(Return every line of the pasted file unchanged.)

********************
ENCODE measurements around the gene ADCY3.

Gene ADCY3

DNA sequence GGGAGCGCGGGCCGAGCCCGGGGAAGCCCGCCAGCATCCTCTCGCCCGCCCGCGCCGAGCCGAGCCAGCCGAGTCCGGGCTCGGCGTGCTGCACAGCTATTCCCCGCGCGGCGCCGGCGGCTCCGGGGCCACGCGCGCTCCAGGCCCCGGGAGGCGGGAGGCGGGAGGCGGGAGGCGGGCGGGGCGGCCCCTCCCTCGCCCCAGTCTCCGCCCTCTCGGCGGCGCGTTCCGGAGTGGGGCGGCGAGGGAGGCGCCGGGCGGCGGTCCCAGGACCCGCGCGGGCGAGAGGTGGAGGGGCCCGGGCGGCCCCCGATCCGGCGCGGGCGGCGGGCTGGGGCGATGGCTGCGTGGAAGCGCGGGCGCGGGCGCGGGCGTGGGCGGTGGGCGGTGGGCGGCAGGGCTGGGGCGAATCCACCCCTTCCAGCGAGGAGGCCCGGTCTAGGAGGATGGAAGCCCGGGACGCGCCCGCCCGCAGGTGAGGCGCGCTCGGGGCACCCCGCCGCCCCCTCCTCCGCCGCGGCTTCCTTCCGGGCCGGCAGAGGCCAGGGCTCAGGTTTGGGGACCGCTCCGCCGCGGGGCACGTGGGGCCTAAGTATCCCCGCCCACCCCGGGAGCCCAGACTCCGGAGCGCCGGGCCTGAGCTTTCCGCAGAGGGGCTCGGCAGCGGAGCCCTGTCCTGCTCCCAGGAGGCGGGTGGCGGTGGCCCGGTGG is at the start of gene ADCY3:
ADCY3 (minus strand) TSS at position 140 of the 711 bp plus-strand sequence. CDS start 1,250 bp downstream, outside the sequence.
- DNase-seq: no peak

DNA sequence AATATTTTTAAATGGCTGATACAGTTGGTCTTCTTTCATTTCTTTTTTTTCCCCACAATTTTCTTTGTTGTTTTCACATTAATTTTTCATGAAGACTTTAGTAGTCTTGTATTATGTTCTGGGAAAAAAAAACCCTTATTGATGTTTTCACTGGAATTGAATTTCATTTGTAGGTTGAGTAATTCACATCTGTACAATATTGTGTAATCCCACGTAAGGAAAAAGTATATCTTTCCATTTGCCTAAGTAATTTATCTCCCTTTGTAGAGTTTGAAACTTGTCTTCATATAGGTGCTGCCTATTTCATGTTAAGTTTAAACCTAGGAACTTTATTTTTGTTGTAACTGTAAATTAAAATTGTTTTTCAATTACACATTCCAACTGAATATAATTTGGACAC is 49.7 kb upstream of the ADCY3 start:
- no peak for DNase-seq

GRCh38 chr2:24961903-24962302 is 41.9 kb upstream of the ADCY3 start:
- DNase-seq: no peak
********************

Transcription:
ENCODE measurements around the gene ADCY3.

Gene ADCY3

DNA sequence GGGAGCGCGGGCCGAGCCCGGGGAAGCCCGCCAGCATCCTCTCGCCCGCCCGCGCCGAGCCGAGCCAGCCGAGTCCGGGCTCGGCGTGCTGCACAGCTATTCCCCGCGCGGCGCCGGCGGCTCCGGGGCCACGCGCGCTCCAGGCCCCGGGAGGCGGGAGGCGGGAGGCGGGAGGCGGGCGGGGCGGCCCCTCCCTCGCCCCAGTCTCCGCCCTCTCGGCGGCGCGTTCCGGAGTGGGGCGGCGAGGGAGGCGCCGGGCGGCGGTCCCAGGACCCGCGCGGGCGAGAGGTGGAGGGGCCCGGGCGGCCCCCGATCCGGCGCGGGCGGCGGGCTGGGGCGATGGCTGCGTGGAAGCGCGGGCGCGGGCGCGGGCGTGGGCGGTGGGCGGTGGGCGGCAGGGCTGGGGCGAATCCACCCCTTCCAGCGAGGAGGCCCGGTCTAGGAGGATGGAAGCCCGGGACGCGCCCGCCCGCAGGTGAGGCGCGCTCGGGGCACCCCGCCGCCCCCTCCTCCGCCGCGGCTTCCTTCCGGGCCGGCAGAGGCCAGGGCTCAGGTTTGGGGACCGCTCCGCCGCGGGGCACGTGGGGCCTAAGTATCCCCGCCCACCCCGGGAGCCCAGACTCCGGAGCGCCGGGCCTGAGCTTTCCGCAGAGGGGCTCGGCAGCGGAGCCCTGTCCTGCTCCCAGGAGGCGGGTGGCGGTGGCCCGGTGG is at the start of gene ADCY3:
ADCY3 (minus strand) TSS at position 140 of the 711 bp plus-strand sequence. CDS start 1,250 bp downstream, outside the sequence.
- DNase-seq: no peak

DNA sequence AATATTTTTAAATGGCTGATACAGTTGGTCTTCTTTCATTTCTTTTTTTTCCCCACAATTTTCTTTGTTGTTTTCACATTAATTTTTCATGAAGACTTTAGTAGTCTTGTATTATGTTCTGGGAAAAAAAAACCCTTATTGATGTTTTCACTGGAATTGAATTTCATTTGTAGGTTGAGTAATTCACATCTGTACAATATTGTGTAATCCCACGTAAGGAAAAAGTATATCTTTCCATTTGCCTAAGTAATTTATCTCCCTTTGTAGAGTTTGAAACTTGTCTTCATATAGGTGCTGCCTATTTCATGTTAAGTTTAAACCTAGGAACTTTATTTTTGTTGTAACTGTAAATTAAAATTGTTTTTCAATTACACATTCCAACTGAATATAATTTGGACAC is 49.7 kb upstream of the ADCY3 start:
- no peak for DNase-seq

GRCh38 chr2:24961903-24962302 is 41.9 kb upstream of the ADCY3 start:
- DNase-seq: no peak